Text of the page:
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Forum » SpaceEngine » Space Journeys » Image Dump (Post your SpaceEngine screenshots here)
Image Dump
DisasterpieceDate: Saturday, 06.07.2013, 00:21 | Message # 2116
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Welcome to the forum VulKain, please take a second to read the forum rules.

By the way, the 6th screenshot is amazing.





I play teh spase engien
 
PhoenixDate: Saturday, 06.07.2013, 00:53 | Message # 2117
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Quote (spacer)
Phoenix, cool Location?


Planet HIP 3200 2
 
WatsisnameDate: Saturday, 06.07.2013, 06:17 | Message # 2118
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Welcome VulKain and Baurt! Love your shots!




 
DIS7RICTDate: Wednesday, 10.07.2013, 16:19 | Message # 2119
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PC: Core i7 3770K 3.5GHz, 8GB RAM, GTX670 2GB, Win 7 64-bit

There'll be another time...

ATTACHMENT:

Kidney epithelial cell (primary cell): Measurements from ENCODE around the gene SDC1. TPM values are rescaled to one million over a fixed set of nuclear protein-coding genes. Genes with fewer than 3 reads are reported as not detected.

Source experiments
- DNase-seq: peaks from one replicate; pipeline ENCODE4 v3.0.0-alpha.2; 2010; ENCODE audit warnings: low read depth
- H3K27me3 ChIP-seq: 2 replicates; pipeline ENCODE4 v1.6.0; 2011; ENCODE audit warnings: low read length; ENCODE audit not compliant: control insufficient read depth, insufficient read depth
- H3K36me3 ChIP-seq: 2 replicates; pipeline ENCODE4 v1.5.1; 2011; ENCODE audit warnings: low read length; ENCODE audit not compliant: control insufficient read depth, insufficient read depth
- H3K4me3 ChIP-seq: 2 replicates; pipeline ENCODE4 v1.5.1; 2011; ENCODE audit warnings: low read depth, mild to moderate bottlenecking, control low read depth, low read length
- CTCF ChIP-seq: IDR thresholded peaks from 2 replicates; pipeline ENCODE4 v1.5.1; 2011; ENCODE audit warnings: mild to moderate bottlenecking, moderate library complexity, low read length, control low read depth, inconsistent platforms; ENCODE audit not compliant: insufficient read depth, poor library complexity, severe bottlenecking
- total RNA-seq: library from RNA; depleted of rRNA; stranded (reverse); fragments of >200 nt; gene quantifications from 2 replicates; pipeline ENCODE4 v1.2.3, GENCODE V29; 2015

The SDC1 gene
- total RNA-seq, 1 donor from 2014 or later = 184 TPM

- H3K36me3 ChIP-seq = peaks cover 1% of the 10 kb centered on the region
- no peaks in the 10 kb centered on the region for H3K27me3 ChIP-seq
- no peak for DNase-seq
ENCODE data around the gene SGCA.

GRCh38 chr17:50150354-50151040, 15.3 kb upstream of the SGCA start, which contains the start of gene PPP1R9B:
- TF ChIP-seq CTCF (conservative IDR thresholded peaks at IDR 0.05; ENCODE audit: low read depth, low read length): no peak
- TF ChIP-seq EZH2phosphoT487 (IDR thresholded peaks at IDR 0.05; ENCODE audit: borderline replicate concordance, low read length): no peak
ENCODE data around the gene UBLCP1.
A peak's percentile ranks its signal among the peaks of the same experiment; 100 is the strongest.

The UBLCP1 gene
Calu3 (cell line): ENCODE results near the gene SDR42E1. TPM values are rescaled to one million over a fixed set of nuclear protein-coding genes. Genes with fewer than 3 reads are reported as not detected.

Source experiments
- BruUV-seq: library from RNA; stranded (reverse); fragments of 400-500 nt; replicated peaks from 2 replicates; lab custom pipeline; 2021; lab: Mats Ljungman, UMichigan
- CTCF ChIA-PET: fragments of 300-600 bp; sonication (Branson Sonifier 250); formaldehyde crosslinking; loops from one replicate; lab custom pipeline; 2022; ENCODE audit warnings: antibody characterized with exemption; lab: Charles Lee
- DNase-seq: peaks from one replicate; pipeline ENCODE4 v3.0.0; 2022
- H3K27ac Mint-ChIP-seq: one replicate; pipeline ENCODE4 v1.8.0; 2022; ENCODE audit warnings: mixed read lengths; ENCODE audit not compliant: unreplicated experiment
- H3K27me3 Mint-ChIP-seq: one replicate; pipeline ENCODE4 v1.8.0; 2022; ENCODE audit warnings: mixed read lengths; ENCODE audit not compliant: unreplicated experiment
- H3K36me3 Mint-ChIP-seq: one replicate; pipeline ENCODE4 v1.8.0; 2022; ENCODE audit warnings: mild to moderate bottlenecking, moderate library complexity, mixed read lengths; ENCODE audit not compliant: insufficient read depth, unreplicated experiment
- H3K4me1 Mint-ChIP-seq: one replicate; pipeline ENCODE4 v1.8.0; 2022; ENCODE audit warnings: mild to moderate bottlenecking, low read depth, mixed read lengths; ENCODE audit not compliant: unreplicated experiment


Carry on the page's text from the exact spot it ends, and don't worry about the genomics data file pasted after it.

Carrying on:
Billy_MayesDate: Wednesday, 10.07.2013, 18:05 | Message # 2120
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I really like this one:






AMD Phenom II X4 955 3.2 GHz Quad-Core - AMD Radeon HD 6950 2GB VRAM - 4GB RAM - 1680x1050 75 Hz Samsung screen
 
chromatic9Date: Wednesday, 10.07.2013, 19:07 | Message # 2121
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Thanks for the comments guys, thy not worthy. smile

mordin, great planet shots.
















i7 930 3.8GHz, GTX 970, 6GB DDR3
flickr


Edited by chromatic9 - Wednesday, 10.07.2013, 19:10
 
Fireinthehole-Date: Wednesday, 10.07.2013, 19:31 | Message # 2122
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DIS7RICT, Billy_Mayes and chromatic9, I really like your pictures!

Two pictures of crescent planets. The first is Earth but I'm not quite sure about the second one. Looks like Earth but the Milky Way seem to be strangely oriented.






Love Space Engine!
 
WatsisnameDate: Wednesday, 10.07.2013, 20:23 | Message # 2123
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Couple more images from what is turning out to be one of my all-time favorite places. smile







 
Fireinthehole-Date: Wednesday, 10.07.2013, 20:30 | Message # 2124
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Couple more images from what is turning out to be one of my all-time favorite places. :)